Color-Word Interference Test (Stroop)
We also used the Stroop Test45 to assess executive functioning, specifically the ability to inhibit a prepotent response and to switch response sets. For the first (Color Naming) trial, participants were shown 5 rows of 10 color patches (e.g., a blue rectangle) and were asked to say each color as quickly and as accurately as possible. For the second (Word Reading) trial, they were shown 5 rows of 10 words (e.g., blue) printed in black ink and were asked to read the words as quickly and accurately as possible. For the third (Inhibition) trial, they were shown 5 rows of 10 color words printed in incongruent ink color (e.g., the word blue printed in red ink) and were asked to say the color of the ink the words were printed in as quickly and as accurately as possible. For the final (Switching) trial, they were shown 5 rows of 10 color words printed in incongruent ink colors. Some of the words were shown in boxes and others had no boxes. Participants were instructed to say the ink color the words were printed in unless they were in a box, in which case they should read the word and not say the ink color. The time to complete each trial was scored. Longer times indicate worse performance.
Demographic and Screening Questionnaire
Participants responded to a small series of items designed to assess demographic characteristics including their gender, age, ethnicity, education, and personal income. They were also administered a series of questions created to confirm their eligibility in the study, including prior diagnosis or treatment of psychological disorders, chronic medical or neurological disorders, head injuries, learning disabilities, prescription medication use, and illicit drug use.
Daily Sessions, Frequency, Age of Onset and Quantity of Cannabis Use Inventory (DFAQ-CU)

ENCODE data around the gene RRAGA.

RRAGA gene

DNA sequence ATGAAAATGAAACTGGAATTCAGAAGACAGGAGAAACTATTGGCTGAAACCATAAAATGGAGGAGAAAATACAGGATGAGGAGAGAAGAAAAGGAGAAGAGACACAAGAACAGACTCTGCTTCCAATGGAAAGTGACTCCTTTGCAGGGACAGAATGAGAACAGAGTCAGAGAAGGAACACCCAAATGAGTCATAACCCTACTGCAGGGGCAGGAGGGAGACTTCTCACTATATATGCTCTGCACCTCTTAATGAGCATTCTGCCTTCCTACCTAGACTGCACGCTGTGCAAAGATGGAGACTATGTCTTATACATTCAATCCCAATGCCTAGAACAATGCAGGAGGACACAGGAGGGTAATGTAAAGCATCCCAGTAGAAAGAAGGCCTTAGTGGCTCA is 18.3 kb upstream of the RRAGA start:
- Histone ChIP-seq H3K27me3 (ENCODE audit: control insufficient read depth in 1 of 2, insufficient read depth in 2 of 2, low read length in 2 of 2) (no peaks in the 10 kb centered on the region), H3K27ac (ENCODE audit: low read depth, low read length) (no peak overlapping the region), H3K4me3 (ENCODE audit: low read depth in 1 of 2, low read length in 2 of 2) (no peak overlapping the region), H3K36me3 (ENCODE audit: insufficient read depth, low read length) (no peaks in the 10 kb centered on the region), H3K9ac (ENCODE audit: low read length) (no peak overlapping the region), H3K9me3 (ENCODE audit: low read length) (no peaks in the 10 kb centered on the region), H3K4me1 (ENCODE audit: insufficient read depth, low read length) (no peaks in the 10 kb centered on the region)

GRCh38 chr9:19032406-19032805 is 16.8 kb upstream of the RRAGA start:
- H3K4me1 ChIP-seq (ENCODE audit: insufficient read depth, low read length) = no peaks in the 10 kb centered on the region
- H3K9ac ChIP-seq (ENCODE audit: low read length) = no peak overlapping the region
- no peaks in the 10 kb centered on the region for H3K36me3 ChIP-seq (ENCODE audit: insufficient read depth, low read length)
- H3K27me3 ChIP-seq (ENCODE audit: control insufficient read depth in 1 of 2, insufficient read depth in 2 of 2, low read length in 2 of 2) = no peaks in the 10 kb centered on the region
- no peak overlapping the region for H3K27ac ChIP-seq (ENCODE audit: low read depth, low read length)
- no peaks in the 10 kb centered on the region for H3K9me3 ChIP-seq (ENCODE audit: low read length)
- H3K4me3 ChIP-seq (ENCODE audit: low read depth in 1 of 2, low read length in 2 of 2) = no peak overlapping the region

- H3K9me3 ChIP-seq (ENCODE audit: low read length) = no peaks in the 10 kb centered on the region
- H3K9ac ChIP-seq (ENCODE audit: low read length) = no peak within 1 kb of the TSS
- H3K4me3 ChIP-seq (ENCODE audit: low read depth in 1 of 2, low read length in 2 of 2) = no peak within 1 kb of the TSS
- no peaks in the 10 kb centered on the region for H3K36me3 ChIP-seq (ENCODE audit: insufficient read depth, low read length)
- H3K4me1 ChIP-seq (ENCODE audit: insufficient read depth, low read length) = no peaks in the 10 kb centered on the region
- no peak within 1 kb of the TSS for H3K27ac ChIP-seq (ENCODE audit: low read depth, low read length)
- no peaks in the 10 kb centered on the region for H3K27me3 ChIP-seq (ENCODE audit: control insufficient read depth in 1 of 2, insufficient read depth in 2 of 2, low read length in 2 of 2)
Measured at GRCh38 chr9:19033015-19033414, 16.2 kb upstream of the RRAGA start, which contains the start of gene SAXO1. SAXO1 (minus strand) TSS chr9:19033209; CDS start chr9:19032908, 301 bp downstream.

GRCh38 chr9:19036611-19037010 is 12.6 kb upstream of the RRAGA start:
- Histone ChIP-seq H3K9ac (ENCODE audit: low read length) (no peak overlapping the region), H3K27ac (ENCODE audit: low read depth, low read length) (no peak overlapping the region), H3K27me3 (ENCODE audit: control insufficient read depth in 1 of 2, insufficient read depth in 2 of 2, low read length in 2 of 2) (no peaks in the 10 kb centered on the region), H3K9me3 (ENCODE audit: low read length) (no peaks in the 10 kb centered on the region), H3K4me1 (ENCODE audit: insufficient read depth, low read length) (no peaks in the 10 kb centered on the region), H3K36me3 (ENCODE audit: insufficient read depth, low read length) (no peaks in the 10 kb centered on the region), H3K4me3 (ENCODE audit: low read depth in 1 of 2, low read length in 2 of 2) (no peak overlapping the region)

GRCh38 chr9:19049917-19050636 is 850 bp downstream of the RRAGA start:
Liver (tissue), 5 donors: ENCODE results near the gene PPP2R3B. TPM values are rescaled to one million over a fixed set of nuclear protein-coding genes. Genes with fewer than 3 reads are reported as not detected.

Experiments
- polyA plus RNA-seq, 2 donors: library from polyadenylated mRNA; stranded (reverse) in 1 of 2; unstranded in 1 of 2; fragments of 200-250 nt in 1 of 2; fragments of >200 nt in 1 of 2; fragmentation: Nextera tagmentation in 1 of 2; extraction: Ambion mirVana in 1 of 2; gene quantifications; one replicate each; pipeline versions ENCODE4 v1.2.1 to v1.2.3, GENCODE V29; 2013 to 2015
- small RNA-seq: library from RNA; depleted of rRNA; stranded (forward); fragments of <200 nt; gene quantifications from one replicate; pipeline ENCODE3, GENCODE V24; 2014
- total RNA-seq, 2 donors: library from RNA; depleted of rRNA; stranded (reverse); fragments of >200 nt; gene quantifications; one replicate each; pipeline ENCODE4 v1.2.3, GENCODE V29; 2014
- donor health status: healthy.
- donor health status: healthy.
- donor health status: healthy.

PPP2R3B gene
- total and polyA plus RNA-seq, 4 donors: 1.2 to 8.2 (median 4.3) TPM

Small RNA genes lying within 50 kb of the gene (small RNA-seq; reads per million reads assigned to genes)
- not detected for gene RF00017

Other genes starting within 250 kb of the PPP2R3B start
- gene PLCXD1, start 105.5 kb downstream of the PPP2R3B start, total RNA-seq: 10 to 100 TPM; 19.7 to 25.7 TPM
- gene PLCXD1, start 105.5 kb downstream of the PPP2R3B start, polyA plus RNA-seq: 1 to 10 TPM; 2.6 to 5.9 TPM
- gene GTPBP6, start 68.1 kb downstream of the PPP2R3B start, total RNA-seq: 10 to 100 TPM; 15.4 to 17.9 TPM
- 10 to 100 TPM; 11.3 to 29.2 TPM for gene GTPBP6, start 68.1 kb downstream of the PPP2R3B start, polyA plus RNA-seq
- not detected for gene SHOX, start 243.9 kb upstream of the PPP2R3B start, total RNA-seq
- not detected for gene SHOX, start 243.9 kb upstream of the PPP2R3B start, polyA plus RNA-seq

The DFAQ-CU46 is a self-report measure used to assess cannabis use patterns. It contains 33 items and six subscales that measure daily sessions, frequency, age of onset, quantity of flower, quantity of concentrates, and quantity of edibles typically consumed. Scores were computed by averaging the standardized (z transformed) items within each subscale, according to published scoring criterion46. The psychometric properties of this inventory have been previously established with the various subscales demonstrating good reliability, as well as predictive, concurrent, and discriminant validity46.
Alcohol Use Disorder Identification Test (AUDIT)
Problematic drinking was assessed using the AUDIT33, which consists of 10 items relating to alcohol use for which participants responded along a scale ranging from 0 to 4. Scores can therefore range from 0 to 40, with higher scores indicating greater alcohol consumption and higher symptomology of alcohol use disorder. Scores between 0 to 7 indicate low risk drinking, scores between 8 to 14 indicate hazardous or harmful drinking, and scores above 15 are indicative of alcohol dependence33. The AUDIT has demonstrated sound psychometric properties47.
Depression Anxiety Stress Scales (DASS-21)
Levels of depression, anxiety, and stress were assessed using the DASS-2132, which is a self-report inventory designed to measure these different, but related constructs. Participants were asked to respond to 21 different statements and indicate how much each has applied to them in the past week using a scale ranging from 0 (did not apply to me at all) to 3 (applied to me very much, or most of the time). Each of the three subscales contained seven statements, and scores for each subscale were computed by summing those items and then multiplying the sum by 2. As such, scores for each subscale could range from 0 to 42, with higher scores representing stronger endorsement of that dimension of distress. The DASS-21 and its subscales have been shown to possess good convergent and discriminant validity as well as high internal consistency across clinical and non-clinical samples48,49.
Chi-square tests were used assess group differences in gender, ethnicity, and education. One-way analyses of variance were used to examine group differences in age, personal income, premorbid verbal IQ, depression, anxiety, stress, AUDIT scores, and THC in urine. Independent samples t-tests were used to compare cannabis use patterns in flower and concentrate users.
One-way analyses of covariance (ANCOVAs) were used to examine differences in cognitive test performance of the three groups, after controlling for differences in education, anxiety, and AUDIT scores. Partial eta-squared values were computed to establish effect sizes for these ANCOVAs, with values of 0.01 indicating a small sized effect, values of 0.06 indicating a medium sized effect and values of 0.14 and higher indicating a large sized effect50. Significant main effects were probed using Sidak post hoc tests. Cohen’s d values were computed to establish the effect size of significant post hoc comparisons, with values of 0.20 indicating a small sized effect, values of 0.50 indicating a medium sized effect, and values of 0.80 corresponding to a large sized effect51.